An extended slowdown of economic growth, decreased demand for commodities and/or material changes in governmental or regulatory policy in the United States has resulted in, and could continue to result in, lower growth, including customer growth,

Table of Contents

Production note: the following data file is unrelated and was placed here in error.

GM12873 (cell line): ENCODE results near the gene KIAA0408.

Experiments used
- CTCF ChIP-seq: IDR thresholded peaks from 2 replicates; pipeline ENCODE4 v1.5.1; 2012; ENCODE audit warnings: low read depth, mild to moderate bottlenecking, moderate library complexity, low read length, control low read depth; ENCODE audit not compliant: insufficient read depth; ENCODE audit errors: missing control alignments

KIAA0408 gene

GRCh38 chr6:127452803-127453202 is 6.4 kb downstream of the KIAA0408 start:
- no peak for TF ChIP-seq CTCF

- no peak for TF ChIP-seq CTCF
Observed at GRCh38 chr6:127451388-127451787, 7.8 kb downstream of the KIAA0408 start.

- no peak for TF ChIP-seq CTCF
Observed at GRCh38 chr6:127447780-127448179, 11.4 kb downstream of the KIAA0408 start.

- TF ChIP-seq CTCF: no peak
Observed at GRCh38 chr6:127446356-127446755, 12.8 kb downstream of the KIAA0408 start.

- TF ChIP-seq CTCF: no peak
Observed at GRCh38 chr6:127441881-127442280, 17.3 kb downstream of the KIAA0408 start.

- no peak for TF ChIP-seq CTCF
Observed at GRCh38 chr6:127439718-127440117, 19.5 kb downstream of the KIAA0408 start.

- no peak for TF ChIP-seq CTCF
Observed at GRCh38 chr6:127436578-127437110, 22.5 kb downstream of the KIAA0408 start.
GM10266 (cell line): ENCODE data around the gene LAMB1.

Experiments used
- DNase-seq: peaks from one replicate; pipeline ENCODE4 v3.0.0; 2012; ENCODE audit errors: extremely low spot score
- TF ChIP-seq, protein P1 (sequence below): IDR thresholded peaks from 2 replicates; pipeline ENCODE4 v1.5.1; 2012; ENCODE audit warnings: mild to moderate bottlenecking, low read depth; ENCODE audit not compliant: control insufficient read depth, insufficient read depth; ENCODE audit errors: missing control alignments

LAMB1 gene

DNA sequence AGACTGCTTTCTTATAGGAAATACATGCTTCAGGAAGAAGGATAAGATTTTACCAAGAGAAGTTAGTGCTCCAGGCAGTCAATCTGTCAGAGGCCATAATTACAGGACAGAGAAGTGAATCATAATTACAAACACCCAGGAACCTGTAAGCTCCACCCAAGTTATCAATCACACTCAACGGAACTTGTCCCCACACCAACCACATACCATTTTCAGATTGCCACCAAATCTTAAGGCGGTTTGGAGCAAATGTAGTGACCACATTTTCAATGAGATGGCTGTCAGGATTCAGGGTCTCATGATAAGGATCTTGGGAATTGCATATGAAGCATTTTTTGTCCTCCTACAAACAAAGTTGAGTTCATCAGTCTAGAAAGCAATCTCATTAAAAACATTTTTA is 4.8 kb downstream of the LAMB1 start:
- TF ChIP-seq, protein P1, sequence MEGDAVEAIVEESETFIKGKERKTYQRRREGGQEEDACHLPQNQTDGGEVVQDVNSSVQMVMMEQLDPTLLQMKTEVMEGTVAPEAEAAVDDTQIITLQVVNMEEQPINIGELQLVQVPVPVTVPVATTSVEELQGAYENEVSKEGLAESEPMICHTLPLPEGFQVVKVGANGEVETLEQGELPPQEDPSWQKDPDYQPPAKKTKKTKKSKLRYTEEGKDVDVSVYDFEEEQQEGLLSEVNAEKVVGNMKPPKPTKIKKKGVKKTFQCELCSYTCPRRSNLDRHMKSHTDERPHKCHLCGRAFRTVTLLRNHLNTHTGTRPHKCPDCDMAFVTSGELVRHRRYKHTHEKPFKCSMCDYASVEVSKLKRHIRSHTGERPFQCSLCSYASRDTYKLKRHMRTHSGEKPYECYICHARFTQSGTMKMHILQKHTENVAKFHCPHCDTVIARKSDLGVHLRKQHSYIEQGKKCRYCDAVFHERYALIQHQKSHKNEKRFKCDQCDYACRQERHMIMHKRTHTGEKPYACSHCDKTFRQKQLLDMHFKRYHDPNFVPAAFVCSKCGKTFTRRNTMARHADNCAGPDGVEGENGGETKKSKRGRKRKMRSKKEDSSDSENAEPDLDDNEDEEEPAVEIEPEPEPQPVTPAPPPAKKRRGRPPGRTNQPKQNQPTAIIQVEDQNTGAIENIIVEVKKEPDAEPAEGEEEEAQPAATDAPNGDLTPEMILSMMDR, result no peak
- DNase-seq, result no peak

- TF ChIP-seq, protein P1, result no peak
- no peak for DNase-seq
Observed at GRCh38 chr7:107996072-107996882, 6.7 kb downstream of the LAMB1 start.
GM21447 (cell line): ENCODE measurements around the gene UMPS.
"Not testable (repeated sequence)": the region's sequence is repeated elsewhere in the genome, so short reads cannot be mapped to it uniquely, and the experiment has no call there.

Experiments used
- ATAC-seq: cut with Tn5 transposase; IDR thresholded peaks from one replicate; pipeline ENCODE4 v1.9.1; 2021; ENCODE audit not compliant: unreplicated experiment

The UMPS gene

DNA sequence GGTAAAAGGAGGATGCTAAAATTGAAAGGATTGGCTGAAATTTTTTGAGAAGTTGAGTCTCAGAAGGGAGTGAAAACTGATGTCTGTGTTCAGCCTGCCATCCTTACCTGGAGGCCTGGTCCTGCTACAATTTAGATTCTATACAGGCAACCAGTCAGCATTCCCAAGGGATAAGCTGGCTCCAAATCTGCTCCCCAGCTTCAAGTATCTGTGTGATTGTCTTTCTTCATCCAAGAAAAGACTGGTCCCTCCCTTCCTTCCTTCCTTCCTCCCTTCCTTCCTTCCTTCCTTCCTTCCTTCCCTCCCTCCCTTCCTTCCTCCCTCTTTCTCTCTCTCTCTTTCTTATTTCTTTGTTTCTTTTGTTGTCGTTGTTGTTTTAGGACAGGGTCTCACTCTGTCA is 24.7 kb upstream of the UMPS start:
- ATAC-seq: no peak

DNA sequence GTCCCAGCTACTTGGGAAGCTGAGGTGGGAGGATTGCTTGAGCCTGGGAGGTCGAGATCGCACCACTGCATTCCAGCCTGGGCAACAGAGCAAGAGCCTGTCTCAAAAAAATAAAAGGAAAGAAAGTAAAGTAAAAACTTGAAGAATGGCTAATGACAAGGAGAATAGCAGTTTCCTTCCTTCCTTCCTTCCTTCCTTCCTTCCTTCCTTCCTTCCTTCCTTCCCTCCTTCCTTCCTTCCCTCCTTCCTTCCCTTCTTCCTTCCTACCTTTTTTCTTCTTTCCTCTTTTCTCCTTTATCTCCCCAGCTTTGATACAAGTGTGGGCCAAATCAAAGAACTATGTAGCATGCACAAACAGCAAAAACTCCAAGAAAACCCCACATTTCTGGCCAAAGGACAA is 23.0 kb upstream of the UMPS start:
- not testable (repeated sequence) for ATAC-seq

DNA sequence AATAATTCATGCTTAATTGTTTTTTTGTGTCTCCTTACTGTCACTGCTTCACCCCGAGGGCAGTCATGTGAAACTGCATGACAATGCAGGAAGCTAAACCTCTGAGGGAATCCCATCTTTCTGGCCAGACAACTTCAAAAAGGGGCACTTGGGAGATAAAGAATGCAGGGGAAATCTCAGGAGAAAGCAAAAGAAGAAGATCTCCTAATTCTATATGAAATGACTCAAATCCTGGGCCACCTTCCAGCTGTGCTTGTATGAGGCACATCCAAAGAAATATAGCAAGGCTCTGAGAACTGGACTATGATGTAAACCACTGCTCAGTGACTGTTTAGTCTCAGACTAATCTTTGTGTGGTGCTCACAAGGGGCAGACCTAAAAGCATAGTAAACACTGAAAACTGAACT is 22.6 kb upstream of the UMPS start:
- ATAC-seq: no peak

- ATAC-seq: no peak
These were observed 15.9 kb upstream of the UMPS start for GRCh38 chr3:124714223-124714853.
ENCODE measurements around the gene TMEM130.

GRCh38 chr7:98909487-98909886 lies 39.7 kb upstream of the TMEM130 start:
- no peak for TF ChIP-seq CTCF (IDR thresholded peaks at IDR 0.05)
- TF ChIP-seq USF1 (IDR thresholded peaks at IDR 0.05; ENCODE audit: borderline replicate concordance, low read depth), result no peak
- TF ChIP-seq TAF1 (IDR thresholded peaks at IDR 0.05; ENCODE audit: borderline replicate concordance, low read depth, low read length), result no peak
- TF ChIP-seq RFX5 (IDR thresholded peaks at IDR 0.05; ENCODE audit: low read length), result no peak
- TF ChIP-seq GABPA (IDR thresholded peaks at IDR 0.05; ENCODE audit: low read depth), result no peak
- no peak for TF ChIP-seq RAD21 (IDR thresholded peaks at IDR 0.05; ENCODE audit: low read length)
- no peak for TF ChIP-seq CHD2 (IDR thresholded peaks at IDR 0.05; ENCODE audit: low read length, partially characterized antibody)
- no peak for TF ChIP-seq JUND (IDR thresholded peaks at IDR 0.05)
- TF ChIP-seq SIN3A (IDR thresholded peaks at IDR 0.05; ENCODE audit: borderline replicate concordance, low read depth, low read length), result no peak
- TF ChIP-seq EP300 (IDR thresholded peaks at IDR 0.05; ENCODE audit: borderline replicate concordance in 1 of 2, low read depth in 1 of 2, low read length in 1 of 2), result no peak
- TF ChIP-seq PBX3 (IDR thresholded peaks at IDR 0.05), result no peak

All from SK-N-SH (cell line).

and reduced demand for and usage of electricity and natural gas in our service territories as customer facilities continue to close or remain closed. While residential electric usage has increased as individuals continue to stay at home or work remotely, our business has experienced reduced demand and usage among our electric and natural gas commercial and industrial customers as well as a decrease in revenues from disconnections and reconnections due to the disconnect moratorium across our service territories due to COVID-19. Certain aspects of Houston Electric's rate design could mitigate the negative impact of reduced demand among commercial and industrial users. The ability of our customers, contractors and suppliers to meet their obligations to us, including payment obligations, has also been negatively impacted under the current economic conditions. For Houston Electric, we are following PUCT orders regarding disconnection practices related to those customers impacted by COVID-19. Although one of Houston Electric's REPs filed for bankruptcy in April 2020 due to COVID-19, Houston Electric has not experienced significant impacts with respect to its customers meeting their payment obligations since March 2020. In our NGD service territories and for Indiana Electric, we have informed customers that disconnections for non-payment have been temporarily suspended and in certain service territories continue to be temporarily suspended. Consequently, as a result of the disconnect moratorium across our NGD service territories and other payment deferrals or arrangements, days outstanding on receivables and uncollectible accounts have increased, resulting in an increase to allowance for doubtful accounts. To the extent these conditions in our service territories persist, our bad debt expense from uncollectible accounts could continue to increase, negatively impacting our financial condition, results of operations and cash flows. Our NGD service territories and Indiana Electric have either (1) received authority from their public utility commissions to defer bad debt expense associated with COVID-19 as a regulatory asset or (2) exercised existing authority to recover bad debt expense through an existing tracking mechanism. Additionally, while we have not experienced delays to date due to COVID-19 with respect to our regulatory proceedings, we could experience significant delays in scheduling proceedings or hearings and in obtaining orders from regulatory agencies. Any such delays could adversely affect our future results of operations.